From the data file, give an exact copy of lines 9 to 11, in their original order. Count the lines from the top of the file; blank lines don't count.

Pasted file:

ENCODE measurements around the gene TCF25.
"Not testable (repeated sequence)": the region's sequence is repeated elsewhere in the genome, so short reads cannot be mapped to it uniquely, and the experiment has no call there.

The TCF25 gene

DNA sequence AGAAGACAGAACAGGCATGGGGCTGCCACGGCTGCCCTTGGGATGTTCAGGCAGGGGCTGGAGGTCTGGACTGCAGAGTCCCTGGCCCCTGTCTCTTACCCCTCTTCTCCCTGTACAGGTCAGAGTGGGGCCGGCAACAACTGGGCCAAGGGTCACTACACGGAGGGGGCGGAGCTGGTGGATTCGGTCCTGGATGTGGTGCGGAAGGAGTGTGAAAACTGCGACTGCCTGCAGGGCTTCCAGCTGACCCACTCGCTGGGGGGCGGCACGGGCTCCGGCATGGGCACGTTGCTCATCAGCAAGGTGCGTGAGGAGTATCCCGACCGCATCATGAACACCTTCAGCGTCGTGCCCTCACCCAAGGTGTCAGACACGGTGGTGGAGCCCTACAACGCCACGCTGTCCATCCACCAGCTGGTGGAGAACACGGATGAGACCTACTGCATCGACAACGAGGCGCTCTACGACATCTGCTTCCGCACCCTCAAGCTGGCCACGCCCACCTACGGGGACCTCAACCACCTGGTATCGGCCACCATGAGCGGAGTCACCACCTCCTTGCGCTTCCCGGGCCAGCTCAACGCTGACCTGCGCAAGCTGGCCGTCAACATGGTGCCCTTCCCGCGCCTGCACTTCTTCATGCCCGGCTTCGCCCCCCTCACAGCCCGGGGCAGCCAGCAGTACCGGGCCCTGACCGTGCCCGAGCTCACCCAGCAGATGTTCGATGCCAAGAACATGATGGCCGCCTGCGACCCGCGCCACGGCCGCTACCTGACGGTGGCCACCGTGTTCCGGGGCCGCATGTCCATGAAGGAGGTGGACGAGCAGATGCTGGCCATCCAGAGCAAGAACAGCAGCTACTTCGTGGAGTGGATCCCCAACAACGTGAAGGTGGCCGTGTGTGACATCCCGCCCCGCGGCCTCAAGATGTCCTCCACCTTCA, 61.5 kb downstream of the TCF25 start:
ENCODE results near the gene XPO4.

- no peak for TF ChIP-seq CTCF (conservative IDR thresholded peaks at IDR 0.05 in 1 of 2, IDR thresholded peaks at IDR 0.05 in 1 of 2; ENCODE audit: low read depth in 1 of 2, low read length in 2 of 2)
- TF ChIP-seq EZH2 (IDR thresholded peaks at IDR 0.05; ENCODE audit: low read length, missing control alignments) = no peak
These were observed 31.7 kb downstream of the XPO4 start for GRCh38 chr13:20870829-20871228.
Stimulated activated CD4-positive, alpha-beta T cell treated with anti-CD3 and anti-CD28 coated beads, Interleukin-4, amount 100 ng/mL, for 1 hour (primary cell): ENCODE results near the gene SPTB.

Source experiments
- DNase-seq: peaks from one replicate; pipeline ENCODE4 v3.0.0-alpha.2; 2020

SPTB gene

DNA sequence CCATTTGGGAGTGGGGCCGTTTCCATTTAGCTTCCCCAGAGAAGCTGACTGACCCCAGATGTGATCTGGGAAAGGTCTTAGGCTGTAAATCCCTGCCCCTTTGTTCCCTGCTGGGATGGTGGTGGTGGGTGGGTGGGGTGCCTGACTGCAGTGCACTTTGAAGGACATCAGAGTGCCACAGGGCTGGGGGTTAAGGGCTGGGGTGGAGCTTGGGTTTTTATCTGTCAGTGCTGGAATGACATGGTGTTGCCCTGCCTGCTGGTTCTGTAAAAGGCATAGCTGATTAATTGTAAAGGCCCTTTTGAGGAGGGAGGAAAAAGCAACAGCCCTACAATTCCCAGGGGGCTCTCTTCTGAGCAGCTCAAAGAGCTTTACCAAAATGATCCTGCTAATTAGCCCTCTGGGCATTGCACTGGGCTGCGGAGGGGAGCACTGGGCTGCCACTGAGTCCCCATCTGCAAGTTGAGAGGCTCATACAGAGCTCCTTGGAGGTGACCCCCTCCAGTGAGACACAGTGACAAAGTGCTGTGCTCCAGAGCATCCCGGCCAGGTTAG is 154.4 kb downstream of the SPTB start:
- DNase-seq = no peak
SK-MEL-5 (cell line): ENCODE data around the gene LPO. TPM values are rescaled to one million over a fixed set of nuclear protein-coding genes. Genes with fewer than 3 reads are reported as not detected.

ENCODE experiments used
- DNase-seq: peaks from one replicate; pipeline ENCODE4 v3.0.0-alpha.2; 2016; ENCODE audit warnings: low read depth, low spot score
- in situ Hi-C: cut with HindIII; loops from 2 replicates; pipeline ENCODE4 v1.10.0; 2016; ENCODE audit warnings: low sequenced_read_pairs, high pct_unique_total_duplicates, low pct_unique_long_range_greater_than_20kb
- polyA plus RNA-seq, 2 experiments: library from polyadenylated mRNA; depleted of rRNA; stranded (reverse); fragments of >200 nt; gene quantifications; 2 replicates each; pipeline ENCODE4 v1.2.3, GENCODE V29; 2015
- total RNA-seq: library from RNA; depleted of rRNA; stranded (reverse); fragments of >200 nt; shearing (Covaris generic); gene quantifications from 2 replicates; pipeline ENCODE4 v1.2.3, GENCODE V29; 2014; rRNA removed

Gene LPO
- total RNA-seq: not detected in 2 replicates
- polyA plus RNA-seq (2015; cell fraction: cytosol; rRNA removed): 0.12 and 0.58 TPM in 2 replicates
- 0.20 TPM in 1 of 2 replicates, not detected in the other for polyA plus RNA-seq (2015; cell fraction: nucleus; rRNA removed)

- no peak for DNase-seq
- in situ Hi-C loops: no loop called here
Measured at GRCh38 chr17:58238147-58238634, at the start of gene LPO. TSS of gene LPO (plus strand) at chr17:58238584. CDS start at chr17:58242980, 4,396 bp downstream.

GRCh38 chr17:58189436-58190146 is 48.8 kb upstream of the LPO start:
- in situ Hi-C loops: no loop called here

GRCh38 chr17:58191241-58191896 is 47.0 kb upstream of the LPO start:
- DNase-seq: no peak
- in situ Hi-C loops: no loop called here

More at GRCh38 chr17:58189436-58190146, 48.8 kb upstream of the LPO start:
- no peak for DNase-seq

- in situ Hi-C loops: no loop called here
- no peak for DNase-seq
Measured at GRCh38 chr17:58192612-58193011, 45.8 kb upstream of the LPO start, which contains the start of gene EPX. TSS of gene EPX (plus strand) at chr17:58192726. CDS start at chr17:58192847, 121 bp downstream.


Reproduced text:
Stimulated activated CD4-positive, alpha-beta T cell treated with anti-CD3 and anti-CD28 coated beads, Interleukin-4, amount 100 ng/mL, for 1 hour (primary cell): ENCODE results near the gene SPTB.

Source experiments
- DNase-seq: peaks from one replicate; pipeline ENCODE4 v3.0.0-alpha.2; 2020